Dr. Snow showed a series of slides and viewgraphs of the Kominko Mine near Saskatoon and the K-2 mine at Esterhazy. The slides and viewgraphs showed that after a few years there was sagging of the roof and fracturing at a 45 degree angle above the roof with breaches up to the horizontal clay partings. The typical failure at WIPP and elsewhere in salt mines will be a sudden collapse of the roof. Dr. Snow was once in a mine where a roof fall occurred about a mile away from where he was and he was almost bowled over by the blast of air through the drifts.

None of the packaging at WIPP can absorb the stresses of roof slabs that weigh hundreds of tons. Drums will be crushed, will leak, and their contents will spill out. The first line of defense--engineered barriers--will not be very effective. Fractures through the roof and floor can carry free liquids away from the repository. After the waste is crushed and mixed with brine and salt, retrieval is only tongue in cheek.

The slides showed that subsidence fractures reached well above the opening. WIPP and all mines track subsidence rates at the surface. Typical rates are about 3 to 6 inches/year. As the rooms close the rate will be about 12 inches per year below. Closure will be more and more rapid until the salt becomes brittle and the roof collapses. It is unclear what will happen above Marker Bed 138 or what the extent of the fractures above this marker bed will be. The best evidence is to go to an analog situation. It would be nice if the DOE could have explored some of the old potash mines in the WIPP area. But when the DOE had the opportunity to do this, the DOE decided against it.

In the K-2 mine slide, it is possible to see the roof deflecting, the beam bends, and there is shear of the lower member above the upper member. This slide demonstrates what is shearing the WIPP rock bolts as well. Nothing can be done about that.

At Esterhazy the roof fractures went through 100 feet of overburden, breaching the integrity of the rock salt and clay seams. There were inclined fractures. The sagging roof beams relieved the vertical stress, but the horizontal stress stayed the same. Salt stress is usually lithostatic and the failure that happens is a thrust fault (fractures in one block move up and the other block moves down). The fractures reached up to the top of the salt, crossed 18 feet of mudstone (the First Redbeds) and breached the impermeable Redbeds to the dolomite aquifer. Leakage occurred along the fractures. Because of the tremendous gradient of 3,000 feet of water, eroded solution channels in the roof provided the pathway and the water drained into the mine. Sometimes water would run along a clay seam until it could force its way through the clay. Then the water carved its way through the salt into the mine. First, there was a solution channel flat along the seam and then the water dug a gorge into the panel. The subsidence is not just over one room, but over the rooms acting together as a panel. There was a steep fault from the roof into the overlying sediments.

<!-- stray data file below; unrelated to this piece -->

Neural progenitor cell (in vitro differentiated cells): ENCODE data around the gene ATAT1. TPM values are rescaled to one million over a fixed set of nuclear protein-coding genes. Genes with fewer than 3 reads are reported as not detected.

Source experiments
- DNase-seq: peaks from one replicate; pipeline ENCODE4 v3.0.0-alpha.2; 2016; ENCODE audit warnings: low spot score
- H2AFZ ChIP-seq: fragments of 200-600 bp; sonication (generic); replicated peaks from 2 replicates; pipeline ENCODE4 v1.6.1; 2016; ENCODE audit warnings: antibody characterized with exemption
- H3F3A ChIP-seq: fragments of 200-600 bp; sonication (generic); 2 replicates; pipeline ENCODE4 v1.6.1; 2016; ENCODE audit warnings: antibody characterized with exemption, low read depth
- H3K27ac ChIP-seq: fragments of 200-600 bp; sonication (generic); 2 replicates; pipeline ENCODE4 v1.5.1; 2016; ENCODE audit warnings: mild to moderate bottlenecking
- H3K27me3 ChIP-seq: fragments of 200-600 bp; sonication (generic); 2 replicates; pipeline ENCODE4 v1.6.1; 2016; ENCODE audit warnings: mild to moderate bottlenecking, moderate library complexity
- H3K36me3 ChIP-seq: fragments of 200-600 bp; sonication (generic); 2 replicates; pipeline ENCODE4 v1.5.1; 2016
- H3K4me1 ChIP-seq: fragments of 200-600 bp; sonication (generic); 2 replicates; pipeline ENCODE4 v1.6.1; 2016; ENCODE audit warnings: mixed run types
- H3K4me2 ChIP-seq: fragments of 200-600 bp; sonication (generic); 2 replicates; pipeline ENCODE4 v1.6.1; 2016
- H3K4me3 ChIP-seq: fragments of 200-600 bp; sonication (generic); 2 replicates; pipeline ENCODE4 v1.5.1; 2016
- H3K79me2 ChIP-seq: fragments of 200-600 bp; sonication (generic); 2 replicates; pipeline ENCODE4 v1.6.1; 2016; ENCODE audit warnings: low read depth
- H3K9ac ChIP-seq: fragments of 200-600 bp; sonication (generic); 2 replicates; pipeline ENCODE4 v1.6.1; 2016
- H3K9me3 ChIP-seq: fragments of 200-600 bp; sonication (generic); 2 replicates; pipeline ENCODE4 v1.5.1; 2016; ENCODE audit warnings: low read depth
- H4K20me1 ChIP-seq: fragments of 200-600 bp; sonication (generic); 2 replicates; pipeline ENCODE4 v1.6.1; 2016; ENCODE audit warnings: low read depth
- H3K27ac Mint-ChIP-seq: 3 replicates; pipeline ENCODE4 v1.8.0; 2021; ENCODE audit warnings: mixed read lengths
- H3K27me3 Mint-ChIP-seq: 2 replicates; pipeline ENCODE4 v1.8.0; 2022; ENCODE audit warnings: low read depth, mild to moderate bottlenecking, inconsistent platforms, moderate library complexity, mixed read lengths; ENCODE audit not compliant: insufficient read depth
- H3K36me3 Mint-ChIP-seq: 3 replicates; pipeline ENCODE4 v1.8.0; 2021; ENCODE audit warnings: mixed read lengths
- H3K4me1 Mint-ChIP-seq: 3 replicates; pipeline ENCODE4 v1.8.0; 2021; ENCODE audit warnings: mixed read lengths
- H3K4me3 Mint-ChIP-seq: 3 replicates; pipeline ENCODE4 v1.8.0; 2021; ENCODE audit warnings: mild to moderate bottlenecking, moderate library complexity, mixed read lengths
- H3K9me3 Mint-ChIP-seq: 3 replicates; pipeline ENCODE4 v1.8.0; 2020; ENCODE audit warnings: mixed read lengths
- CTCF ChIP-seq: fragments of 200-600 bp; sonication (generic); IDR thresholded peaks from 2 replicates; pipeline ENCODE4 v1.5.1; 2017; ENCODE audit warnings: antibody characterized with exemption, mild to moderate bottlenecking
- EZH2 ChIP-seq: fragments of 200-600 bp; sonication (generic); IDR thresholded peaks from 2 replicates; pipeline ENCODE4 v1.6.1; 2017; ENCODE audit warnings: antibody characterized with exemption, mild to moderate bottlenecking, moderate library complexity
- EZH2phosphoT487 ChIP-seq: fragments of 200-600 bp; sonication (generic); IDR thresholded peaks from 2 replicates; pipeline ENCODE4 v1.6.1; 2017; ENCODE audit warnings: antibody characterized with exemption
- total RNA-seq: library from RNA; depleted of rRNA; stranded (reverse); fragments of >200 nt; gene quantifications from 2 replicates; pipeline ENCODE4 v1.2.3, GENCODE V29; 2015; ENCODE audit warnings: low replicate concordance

It is impossible to know exactly what will happen over the WIPP repository, but the situation is sufficiently analogous to the examples shown here. Every anhydrite bed is bordered by clay. This thin seam of clay is where the roof breaks away and it will continue to break away at the clay seams. The most brine that has been estimated to inflow is about 800 liters/meter of room, which is about 2% saturation. This is fairly insignificant and the brine is carried away by evaporation. But the Repository has about a 1% dip to the east. The floor will be fractured to the marker bed below and brine will accumulate in the down dip region while the upper portion will be drained. Some rooms will be flooded before others.

Fracturing above the roof could go up at least 300 meters so that the breach would occur in the salt and in all the anhydrite beds. Dr. Snow could not say if the fracturing would go all the way to the Rustler, but stated that the fracturing will multiply the amount of brine inflow by a factor of 20. The fractures would also provide passages of egress for air, evolved gases, and fluids as the mine opening loses pore space due to creep. The fractures can let fluids escape from waterflooding, drilling, or the tapping of Castile brines. Finally, the subsidence fractures in the roof can facilitate the escape of fluids from the repository and it is possible the fractures could go all the way to the Rustler.